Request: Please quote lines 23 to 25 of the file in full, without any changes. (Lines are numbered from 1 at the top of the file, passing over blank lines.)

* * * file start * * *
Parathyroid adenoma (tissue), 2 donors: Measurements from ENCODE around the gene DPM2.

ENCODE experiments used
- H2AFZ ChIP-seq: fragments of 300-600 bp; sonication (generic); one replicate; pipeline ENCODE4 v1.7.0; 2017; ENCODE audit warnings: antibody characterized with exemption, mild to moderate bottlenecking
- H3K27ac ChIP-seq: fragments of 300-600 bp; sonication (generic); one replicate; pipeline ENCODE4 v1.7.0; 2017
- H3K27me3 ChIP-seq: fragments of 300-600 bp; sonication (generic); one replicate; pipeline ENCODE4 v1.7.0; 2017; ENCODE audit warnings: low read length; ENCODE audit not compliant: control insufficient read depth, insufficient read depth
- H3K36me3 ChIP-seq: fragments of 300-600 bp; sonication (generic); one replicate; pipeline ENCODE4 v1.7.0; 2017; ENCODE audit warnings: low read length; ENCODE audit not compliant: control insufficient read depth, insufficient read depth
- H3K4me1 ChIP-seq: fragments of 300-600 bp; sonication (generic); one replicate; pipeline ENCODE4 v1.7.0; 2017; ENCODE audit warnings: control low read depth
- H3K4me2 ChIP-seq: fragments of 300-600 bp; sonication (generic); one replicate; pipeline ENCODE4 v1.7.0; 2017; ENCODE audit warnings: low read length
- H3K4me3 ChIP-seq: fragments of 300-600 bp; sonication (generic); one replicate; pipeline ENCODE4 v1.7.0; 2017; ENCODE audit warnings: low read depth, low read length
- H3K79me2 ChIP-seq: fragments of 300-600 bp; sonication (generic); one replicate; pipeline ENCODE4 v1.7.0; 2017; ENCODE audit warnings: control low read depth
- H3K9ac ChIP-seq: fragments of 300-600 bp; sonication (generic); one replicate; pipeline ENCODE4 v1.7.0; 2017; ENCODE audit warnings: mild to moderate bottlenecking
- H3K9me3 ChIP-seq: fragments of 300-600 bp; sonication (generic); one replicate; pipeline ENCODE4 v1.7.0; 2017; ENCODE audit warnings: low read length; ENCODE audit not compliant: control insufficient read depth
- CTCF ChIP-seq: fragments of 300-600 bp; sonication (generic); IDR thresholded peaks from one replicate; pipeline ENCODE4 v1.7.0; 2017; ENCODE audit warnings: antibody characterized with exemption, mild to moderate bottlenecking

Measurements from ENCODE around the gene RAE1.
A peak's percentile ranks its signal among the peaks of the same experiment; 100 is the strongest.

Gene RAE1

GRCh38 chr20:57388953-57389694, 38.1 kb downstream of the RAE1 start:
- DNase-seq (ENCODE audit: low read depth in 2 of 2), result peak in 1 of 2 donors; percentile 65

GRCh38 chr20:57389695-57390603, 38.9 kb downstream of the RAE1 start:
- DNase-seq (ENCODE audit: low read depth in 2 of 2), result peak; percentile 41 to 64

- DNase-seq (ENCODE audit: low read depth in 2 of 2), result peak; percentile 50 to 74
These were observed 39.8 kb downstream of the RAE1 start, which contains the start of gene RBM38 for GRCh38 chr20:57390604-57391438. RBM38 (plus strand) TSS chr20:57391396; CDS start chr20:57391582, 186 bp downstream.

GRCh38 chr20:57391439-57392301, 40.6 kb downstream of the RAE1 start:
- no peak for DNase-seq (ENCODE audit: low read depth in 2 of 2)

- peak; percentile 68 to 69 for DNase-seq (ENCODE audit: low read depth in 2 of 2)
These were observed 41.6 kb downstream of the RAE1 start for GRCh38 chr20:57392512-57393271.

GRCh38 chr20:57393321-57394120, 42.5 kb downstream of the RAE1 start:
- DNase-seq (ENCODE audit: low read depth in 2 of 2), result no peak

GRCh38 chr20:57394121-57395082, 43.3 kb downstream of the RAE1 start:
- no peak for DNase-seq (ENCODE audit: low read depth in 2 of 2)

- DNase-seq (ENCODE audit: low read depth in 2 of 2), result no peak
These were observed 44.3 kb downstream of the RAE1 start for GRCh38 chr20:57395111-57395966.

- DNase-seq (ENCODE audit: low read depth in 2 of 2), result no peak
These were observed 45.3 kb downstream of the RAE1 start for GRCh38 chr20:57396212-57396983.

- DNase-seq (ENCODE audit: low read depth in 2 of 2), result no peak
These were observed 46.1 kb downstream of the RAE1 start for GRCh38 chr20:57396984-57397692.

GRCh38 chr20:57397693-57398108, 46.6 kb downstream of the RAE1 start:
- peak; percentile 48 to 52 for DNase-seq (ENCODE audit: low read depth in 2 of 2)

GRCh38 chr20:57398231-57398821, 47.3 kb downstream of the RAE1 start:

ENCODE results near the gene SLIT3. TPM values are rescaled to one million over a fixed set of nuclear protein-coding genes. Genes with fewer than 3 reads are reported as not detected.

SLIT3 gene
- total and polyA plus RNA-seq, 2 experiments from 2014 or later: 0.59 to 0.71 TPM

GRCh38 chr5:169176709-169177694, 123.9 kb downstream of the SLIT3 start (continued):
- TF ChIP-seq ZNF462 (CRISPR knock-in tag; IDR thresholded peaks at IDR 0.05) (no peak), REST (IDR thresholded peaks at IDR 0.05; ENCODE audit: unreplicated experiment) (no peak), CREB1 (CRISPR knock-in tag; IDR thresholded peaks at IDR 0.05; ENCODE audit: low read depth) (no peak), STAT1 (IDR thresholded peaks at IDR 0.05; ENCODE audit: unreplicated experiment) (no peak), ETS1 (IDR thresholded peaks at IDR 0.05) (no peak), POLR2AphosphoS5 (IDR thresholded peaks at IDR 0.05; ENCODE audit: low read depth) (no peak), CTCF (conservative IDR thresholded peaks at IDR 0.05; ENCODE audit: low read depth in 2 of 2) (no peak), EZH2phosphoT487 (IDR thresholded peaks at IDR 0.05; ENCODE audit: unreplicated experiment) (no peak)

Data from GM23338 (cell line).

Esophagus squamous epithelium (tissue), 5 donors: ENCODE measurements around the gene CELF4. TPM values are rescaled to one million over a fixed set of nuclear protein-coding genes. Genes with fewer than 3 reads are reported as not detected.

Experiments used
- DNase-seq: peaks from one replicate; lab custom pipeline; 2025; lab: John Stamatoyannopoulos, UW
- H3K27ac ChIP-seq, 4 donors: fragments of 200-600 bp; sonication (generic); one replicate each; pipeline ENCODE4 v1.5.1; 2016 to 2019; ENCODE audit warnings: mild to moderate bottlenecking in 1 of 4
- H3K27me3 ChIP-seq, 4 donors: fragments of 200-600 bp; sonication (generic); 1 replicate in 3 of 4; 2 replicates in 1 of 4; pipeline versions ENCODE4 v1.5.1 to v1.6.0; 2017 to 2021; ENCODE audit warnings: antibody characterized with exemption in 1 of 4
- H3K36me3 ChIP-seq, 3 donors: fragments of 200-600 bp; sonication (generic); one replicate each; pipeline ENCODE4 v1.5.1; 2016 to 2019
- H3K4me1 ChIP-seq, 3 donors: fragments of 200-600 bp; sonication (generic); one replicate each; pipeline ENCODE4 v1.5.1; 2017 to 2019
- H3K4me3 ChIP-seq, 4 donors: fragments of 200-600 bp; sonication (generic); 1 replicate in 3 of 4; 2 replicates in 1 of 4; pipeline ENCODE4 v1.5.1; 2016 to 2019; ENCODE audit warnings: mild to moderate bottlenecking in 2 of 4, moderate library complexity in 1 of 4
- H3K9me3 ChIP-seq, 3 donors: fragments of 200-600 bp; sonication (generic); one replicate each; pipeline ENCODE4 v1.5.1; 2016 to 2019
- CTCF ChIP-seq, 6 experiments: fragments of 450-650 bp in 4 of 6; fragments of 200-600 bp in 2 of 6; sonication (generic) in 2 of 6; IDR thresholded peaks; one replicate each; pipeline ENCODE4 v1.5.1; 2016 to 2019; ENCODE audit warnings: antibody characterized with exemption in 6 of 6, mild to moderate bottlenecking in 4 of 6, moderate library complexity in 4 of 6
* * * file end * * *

GRCh38 chr20:57391439-57392301, 40.6 kb downstream of the RAE1 start:
- no peak for DNase-seq (ENCODE audit: low read depth in 2 of 2)

- peak; percentile 68 to 69 for DNase-seq (ENCODE audit: low read depth in 2 of 2)